White shared that the aim of the report is to continue and stimulate conversation in the policy community about issues critical to the future of water in our state. “What we’re seeing is the potential for increased competition and cost for municipal effluent into the future,” White said. “We want people to have an open, transparent dialogue about what the best uses of this effluent are.”
Watch the interview here.
March 4, 2014
In exploring how humans of past civilizations experienced the world around them, ASU archaeologist and senior sustainability scientist Michelle Hegmon is generating interest in studies that the average reader might otherwise avoid. She refers to this unique approach – which humanizes research by exploring elements like suffering, mental illness and the attitudes people held toward their environments – as Archaeology of the Human Experience (AHE). Utilizing the AHE approach not only paints a more detailed picture of the past, but assists researchers in better understanding present circumstances.
Hegmon believes that the AHE approach can have an illuminating effect on sustainability studies, which numerous archaeologists now contribute to. In some instances, the roots of an environmentally exemplary modern society may be entangled with past oppression or inequality. Because an essential element of sustainability is satisfying human needs, AHE challenges us to asses whether the ends justified the means and to consider alternative methods for achieving similar results.
March 3, 2014
Through the Global Sustainability Studies Program, School of Sustainability student Chad Sharrard studied the cultural element of sustainable development in the Andes region of Ecuador. Over the course of the summer, he gathered that development requires an understanding of what matters most to the people of a specific place.
After seeing the numerous stakeholders involved in sustainable development in the Andes, Sharrard gained a better understanding of why decisions are sometimes the result of economic and ethical considerations rather than environmental ones. Being immersed in another culture also provided him with an opportunity to apply what he had learned from textbooks and PowerPoints to a real-world situation. He feels that he will better retain these lessons now that they are tied to his memories of Ecuador.
February 26, 2014
How will Phoenix’s future urban spaces emerge, and what might these scenarios mean for environmental, economic and social sustainability? Senior Sustainability Scientist Darren Petrucci and School of Sustainability alumnus Rider Foley presented one tool for answering such questions at the “New Tools for Science Policy” breakfast seminar, hosted by ASU’s Consortium for Science, Policy and Outcomes (CSPO) in Washington, D.C. on Feb. 28.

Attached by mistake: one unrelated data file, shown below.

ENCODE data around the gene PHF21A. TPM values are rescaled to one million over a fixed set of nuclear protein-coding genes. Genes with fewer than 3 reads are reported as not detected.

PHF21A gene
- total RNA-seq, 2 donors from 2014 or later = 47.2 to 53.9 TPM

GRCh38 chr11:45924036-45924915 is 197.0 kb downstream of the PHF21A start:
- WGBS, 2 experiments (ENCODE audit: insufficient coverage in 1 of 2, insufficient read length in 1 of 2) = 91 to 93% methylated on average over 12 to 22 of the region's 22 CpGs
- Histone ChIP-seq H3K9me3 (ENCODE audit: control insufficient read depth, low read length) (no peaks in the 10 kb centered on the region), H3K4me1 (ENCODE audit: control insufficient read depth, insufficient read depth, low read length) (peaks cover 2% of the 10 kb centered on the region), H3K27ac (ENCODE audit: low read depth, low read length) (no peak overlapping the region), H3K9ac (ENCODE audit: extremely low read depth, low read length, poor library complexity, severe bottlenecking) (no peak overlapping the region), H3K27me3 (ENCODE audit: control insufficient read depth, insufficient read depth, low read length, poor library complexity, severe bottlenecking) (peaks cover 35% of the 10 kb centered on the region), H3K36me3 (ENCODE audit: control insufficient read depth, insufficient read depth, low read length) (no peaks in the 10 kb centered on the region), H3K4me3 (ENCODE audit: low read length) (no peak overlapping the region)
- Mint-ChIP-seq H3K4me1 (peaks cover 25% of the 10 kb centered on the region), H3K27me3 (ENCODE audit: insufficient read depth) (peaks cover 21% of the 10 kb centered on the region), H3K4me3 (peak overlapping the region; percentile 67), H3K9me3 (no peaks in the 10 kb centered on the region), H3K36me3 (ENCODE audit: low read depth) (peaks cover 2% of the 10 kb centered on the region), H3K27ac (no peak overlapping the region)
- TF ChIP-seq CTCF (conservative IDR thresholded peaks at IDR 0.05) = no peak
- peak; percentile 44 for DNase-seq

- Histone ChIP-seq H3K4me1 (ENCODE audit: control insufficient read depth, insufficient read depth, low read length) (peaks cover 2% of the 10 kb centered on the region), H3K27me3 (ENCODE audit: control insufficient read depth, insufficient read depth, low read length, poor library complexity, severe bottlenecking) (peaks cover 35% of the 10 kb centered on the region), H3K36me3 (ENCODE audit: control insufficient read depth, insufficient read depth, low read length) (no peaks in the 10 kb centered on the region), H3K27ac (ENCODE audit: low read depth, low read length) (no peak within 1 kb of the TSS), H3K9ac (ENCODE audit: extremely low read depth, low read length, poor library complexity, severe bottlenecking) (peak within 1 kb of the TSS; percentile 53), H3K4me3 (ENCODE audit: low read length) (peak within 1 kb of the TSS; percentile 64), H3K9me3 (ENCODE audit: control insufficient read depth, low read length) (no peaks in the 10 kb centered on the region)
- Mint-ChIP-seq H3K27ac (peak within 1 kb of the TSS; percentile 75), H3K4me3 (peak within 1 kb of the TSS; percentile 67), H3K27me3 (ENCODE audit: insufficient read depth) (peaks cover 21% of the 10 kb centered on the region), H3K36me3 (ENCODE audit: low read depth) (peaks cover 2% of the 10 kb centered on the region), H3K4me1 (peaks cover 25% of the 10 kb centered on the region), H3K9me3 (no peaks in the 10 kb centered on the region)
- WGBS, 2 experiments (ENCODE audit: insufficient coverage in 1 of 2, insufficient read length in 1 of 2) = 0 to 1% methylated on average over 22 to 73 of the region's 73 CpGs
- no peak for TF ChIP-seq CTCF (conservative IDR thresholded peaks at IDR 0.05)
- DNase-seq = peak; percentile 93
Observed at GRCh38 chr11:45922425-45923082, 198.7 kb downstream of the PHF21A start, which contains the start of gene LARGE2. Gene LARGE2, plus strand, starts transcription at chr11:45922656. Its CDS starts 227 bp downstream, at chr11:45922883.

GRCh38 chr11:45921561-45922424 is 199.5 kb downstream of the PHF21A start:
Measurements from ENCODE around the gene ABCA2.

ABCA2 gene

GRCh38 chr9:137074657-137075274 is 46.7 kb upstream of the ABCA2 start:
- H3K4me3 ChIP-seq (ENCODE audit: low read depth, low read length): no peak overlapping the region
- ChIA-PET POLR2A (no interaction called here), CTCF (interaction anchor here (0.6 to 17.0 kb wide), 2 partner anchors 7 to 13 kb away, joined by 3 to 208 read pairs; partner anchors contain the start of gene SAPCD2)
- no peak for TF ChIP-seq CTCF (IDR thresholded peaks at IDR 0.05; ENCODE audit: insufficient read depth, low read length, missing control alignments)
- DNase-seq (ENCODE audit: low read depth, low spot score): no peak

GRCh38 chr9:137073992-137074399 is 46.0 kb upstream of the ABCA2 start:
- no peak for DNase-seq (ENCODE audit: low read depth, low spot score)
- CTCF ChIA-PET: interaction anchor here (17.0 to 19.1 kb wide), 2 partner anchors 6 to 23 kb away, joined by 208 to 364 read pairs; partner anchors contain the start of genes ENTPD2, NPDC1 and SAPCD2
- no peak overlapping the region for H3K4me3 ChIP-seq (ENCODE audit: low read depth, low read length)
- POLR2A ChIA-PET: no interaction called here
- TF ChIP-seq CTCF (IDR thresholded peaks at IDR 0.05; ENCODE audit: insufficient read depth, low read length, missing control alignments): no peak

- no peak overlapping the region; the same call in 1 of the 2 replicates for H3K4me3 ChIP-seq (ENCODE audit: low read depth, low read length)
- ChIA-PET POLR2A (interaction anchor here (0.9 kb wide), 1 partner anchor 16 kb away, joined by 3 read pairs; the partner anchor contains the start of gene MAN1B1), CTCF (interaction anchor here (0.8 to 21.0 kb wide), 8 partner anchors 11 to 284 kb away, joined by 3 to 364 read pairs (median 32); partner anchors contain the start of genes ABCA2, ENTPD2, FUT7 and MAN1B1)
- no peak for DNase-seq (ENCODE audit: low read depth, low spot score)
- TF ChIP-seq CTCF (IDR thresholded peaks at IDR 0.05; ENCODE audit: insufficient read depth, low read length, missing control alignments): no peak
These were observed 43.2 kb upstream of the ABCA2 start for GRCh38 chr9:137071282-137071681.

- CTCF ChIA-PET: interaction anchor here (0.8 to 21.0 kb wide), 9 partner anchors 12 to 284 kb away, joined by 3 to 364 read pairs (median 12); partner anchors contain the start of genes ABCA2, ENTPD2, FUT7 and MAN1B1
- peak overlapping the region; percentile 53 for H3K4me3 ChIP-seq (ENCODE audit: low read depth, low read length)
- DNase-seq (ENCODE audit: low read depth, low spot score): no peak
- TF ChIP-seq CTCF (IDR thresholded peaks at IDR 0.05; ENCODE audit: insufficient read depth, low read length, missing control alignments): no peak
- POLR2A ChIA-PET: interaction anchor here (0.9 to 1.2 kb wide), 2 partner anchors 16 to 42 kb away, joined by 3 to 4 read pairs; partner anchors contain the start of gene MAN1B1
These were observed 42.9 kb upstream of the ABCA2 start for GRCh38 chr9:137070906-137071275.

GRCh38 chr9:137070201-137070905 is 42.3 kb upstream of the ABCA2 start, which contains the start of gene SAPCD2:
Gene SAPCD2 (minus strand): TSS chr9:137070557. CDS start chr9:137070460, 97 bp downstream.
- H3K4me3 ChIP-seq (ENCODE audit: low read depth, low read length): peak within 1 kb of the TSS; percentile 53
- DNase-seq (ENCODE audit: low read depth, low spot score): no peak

Their technology works by mapping Phoenix’s trajectory and determining how it came to be the city it currently is. “From there, we could begin to extrapolate where the urban form and growth might go,” says Petrucci. Keeping in mind the forces that underlie technology’s interplay with urban evolution – including competing desires like economic growth, access to clean water, security, and the sustainable use of natural resources – they created visualization scenarios in video format. These scenarios encourage viewers to consider their current decisions and how they may impact the future.
February 25, 2014
Volo, who is a graduate research assistant with the Central Arizona-Phoenix Long-Term Ecological Research (CAP LTER) project, studies urban landscape irrigation and the ecohydrology of desert cities. His research uses numerical modeling and eddy covariance techniques to investigate the impacts of landscape irrigation on urban surface energy and soil moisture fluxes. He seeks to conserve urban water use through improved scheduling for residential irrigation.
Volo was recognized at the Greater Phoenix Area 2014 Engineers Week awards ceremony as the Engineering Student of the Year. He was honored along with engineering professor Keith Hjelmstad, who was named Engineering Educator of the Year.
February 24, 2014
Policy leaders, industry partners and energy experts gathered at ASU SkySong Feb. 20 to discuss the future of solar energy in Arizona at Arizona Solar Summit IV. The event featured the first public unveiling of the state’s new master energy plan, “emPOWER Arizona: Executive Energy Assessment and Pathways.” Gov. Jan Brewer signed the executive order on Feb. 18, making it the state’s first comprehensive energy plan in more than 20 years.